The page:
Nina has been with us for almost 4 months and our sense of good fortune in being part of the research project has not diminished.
Before I write about what we have been doing with Nina I will address some of the questions we are asked as we get out and about with her and also interact with our friends and acquaintances.
What does she actually do for John?
The reality is that since I am with John almost all of the time she is not required to assist with activities of daily living. What she does provide is unconditional love and support starting first thing in the morning when she runs to greet him as he comes out of the bedroom and continuing throughout the day when she chooses to curl up by his feet, keep him company in the garden, walk sedately by his side when we are out and wait patiently in a coffee shop or on a garden bench while I pick up some shopping.
This very special bond with Nina has been re enforced by my setting up simple routines and cues for John to be responsible for feeding, grooming and playing with her.
We are impatiently waiting for our local park to reopen after the makeover when we will build a daily visit into our schedule. There are lovely shaded areas, attractive garden beds and plentiful seating and I know this will be a great amenity for the 3 of us. Nina always settles very close to John and I am sure this offers him security and pleasure and I envisage he will stay for short periods while I go further afield.
There should be a corollary to the first question:
What does she actually do for you ?
I enjoy having her living with us and she brings great joy to my life. Her endearing, affectionate and gentle nature is evident throughout the day as she engages with both of us and we focus on this pleasure and talk about her often.
Before John awakens I enjoy a brisk walk with Nina and find this a very satisfactory way to start the day.
I feel comfortable leaving John and Nina for a short time in a café or seated outdoors knowing he feels entirely at ease with her and this frees me to do quick errands.
My weekly supermarket shopping has been streamlined as John and Nina now sit on a bench in the store while I whizz around with the trolley….much quicker than when we did it in tandem.
Another question is:
How is she different from an ordinary pet?
To start with when she was placed with us she was 20-months-old and had been in training for most of her life. The first year was spent with a host family and then she started an intensive residential training period. Even though I had researched as much as I could to ascertain what we might expect from such a dog I really did not appreciate the many positive things she could bring to our lives.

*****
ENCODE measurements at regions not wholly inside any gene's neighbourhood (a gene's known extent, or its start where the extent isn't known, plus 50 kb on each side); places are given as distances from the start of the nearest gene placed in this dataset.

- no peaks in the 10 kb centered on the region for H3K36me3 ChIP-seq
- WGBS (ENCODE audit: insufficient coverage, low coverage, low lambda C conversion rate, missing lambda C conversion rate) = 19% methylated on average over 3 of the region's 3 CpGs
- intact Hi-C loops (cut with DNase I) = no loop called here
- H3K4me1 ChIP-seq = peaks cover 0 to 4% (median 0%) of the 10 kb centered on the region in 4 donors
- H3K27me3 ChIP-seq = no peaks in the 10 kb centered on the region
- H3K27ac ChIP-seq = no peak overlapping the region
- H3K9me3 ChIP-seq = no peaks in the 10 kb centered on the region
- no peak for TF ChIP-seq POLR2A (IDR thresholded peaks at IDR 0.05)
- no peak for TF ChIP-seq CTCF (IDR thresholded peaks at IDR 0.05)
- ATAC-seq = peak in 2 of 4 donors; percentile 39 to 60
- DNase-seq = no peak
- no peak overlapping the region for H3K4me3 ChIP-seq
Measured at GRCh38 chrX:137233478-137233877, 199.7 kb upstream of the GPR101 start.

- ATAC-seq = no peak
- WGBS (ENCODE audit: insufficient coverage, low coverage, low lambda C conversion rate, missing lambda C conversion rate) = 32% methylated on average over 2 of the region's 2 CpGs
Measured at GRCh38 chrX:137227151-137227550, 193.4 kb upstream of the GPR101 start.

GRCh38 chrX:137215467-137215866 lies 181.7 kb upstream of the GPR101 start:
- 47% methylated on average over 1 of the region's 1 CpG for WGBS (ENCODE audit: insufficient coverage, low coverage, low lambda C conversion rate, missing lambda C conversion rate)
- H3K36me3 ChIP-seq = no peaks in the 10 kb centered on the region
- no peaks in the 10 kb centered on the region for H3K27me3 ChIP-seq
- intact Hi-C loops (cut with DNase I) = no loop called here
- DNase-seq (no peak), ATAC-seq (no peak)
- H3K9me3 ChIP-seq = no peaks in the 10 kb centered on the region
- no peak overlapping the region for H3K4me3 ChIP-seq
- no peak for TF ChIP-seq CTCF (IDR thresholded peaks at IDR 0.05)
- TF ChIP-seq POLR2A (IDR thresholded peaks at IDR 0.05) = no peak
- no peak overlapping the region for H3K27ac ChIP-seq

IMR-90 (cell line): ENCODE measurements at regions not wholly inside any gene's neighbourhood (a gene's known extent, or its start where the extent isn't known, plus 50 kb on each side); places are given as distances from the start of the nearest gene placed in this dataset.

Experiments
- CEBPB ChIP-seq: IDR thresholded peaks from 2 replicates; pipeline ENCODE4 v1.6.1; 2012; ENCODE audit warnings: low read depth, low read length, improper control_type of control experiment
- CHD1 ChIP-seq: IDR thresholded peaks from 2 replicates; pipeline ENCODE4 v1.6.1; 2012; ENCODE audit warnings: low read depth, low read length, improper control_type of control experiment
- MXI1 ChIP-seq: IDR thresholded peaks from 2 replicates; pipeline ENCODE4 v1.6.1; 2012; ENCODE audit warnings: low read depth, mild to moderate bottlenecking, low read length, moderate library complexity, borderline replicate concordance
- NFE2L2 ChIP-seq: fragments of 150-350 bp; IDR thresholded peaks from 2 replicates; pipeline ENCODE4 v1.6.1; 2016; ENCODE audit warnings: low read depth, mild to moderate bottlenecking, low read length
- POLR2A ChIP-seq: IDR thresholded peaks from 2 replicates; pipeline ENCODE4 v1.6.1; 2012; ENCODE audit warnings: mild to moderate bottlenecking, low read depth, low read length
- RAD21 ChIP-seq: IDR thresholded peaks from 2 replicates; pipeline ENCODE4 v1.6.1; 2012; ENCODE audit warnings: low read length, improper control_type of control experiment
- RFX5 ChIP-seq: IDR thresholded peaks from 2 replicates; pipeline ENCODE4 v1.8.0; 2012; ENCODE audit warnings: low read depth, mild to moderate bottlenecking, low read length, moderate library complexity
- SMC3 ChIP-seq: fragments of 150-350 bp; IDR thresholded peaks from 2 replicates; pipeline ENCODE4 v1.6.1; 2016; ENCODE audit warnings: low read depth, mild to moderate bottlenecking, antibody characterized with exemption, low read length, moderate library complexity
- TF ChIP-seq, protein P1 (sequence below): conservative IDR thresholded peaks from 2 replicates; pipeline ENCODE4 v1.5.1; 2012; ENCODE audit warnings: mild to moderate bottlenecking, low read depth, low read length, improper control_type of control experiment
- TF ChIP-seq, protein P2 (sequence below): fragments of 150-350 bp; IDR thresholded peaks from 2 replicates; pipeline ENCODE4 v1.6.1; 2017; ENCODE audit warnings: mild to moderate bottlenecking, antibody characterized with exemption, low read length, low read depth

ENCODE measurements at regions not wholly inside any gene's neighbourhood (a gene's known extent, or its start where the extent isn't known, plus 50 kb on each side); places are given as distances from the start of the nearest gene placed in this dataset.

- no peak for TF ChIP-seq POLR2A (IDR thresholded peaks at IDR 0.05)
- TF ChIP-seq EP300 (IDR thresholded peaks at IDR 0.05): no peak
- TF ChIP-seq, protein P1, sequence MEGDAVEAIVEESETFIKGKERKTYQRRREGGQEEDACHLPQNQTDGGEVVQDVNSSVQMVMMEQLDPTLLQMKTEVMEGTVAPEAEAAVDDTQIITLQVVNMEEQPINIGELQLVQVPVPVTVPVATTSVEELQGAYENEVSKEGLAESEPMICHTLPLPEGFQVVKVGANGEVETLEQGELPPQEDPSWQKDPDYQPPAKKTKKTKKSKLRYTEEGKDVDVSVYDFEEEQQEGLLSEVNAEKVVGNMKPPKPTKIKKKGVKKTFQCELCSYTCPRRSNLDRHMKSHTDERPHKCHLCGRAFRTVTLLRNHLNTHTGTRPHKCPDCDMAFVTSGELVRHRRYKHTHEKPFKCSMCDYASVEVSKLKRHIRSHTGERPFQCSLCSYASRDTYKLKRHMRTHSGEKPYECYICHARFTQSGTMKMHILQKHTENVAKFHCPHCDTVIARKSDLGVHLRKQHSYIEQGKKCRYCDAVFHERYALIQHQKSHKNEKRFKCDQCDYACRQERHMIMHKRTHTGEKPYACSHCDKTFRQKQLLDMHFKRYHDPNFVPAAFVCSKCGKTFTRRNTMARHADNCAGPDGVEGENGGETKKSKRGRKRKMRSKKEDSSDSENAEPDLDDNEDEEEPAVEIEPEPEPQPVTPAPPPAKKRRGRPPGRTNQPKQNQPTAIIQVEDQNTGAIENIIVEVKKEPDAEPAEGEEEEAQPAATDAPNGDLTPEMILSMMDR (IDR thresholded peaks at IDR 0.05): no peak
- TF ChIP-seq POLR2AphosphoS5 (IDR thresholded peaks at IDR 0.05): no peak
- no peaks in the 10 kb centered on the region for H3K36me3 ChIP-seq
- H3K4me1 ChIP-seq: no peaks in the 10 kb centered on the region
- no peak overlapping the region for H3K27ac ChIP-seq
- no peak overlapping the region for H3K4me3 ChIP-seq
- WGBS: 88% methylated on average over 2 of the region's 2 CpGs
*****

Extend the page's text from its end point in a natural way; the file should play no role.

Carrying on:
Nina’s behaviour as a domestic Assistance Dog is exemplary. She toilets on demand, sleeps outside our door on her bed and lives inside our house with no disruption to us at all. I read this to John and he said “she is a much loved member of our family”
She continues to shed copious amounts of hair but we forgive her!
She can access public transport, including plane travel, public places and in fact she can go anywhere apart from a sterile area in a hospital and food preparation areas eg. a restaurant kitchen. For us, knowing she is licensed and authorised to accompany us almost anywhere makes a huge difference to our lives.
We have had no problem with access anywhere and she has been welcomed in many local cafes and restaurants. As we squeezed into a busy café over the holiday period I noticed a customer looking at her and I checked if he was ok with her closeness.
“She can sit on my knee if she likes” was his heartwarming response.
The generally warm and interested reaction from people to Nina’s presence with us is gratifying. I have become more skilled in deflecting some unwanted interactions with people and other dogs!
Without the Dogs 4 Dementia program we would not have a dog in our lives even though it was something we wanted and our family recommended. Our much loved, long lived labrador had been a very naughty, chewey puppy and I could not even contemplate taking that on again.
I do want to further emphasise the care taken by Alberto from Assistance Dogs Australia in perfectly matching Nina to John’s needs and then providing the necessary in home training which is continuing on a follow up basis. It is much appreciated.
HammondCare personnel including Tammy, Richard, Sue and Deb have monitored and supported us on our journey with Nina and for that we are grateful.
I know Nina’s host family, Ann and Kevon, maintain a keen interest in her progress and access this site and we thank them for the superb job they so obviously did with her.
The holiday period has been a very busy family time for us and I was concerned that such a change to our routine may have been problematical for Nina. Our small grandchildren were staying with us and our house was a hive of activity. We have 4 adult children and there was much coming and going.
We are now back into a more regular routine and Nina’s behaviour is, fortunately, as good as ever.
We are continuing with all the activities I wrote about last time, and more, and I have booked 2 short stay holidays in country Victoria and Nina will join us so that will be something to report on next time. I don’t expect any difficulties as Nina travels well in the car.
Nina had her 2nd Birthday on the 1st of February and so entwined is she in the lives of our family that we had Facetime with the Sydney grandchildren and visits from various members of our Melbourne family all for the birthday girl.
Well done Nina and all you’ve achieved in under 4 months.
The views expressed in these blogs are those of the author(s) and are not necessarily the views of HammondCare or the Australian Government.